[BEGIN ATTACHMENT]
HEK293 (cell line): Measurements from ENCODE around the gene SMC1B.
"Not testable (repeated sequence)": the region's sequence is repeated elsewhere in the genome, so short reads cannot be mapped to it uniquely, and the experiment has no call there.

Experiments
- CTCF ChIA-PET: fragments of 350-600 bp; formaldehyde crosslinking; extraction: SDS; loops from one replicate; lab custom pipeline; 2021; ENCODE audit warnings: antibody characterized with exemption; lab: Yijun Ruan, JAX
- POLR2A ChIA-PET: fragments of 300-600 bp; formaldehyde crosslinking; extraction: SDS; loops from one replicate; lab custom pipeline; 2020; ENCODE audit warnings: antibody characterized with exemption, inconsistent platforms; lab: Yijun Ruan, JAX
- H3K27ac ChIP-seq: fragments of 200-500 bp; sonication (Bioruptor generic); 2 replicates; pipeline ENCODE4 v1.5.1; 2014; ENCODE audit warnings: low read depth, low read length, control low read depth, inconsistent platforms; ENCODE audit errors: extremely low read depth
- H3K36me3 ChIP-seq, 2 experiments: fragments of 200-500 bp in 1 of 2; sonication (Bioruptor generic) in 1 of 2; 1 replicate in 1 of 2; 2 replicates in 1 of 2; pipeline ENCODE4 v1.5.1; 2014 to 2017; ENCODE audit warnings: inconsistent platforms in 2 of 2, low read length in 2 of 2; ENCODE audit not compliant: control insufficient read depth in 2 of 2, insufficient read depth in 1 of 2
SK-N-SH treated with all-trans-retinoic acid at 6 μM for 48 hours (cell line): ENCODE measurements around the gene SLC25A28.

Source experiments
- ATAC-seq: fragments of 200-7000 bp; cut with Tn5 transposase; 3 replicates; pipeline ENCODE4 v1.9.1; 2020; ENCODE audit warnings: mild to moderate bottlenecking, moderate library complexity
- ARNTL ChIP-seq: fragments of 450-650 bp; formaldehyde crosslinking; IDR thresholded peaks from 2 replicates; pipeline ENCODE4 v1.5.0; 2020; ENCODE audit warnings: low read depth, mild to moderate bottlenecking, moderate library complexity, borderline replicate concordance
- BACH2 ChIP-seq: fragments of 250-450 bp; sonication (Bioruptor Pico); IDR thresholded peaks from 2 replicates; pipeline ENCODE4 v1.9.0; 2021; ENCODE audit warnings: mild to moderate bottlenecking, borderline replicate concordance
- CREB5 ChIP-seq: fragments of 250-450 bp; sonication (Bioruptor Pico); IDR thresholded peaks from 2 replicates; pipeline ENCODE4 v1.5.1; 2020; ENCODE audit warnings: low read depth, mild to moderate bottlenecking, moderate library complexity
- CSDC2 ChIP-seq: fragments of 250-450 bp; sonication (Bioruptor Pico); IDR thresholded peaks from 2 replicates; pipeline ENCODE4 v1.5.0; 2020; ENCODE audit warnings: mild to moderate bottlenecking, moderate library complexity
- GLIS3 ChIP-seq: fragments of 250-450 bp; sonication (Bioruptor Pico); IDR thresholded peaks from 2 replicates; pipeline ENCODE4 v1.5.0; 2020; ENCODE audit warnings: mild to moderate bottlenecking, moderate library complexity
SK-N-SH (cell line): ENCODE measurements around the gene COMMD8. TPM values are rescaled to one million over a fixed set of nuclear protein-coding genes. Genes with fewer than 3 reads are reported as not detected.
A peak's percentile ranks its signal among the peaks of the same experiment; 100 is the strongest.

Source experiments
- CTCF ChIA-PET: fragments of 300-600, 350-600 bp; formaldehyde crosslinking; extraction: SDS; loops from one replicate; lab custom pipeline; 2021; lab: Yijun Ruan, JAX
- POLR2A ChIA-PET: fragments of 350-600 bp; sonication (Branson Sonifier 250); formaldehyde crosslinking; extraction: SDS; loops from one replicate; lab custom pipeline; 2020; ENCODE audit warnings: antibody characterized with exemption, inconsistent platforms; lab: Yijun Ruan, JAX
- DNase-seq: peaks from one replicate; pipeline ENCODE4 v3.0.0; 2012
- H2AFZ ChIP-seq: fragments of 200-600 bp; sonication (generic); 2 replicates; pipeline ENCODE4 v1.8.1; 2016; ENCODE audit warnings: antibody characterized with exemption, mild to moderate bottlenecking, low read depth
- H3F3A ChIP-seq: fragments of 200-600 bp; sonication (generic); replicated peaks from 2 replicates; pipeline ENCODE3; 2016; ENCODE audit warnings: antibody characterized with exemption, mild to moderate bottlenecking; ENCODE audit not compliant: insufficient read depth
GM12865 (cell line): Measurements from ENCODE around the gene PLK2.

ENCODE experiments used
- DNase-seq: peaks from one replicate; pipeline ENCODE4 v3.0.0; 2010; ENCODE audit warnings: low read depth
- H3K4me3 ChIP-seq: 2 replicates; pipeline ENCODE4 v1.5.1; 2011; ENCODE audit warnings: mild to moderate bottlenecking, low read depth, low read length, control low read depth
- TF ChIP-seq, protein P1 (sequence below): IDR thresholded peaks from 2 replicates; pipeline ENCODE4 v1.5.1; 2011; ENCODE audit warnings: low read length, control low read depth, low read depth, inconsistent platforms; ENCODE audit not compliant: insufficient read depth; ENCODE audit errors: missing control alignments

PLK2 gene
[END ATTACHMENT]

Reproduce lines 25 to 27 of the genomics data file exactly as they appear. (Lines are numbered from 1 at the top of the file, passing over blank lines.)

ENCODE experiments used
- DNase-seq: peaks from one replicate; pipeline ENCODE4 v3.0.0; 2010; ENCODE audit warnings: low read depth
- H3K4me3 ChIP-seq: 2 replicates; pipeline ENCODE4 v1.5.1; 2011; ENCODE audit warnings: mild to moderate bottlenecking, low read depth, low read length, control low read depth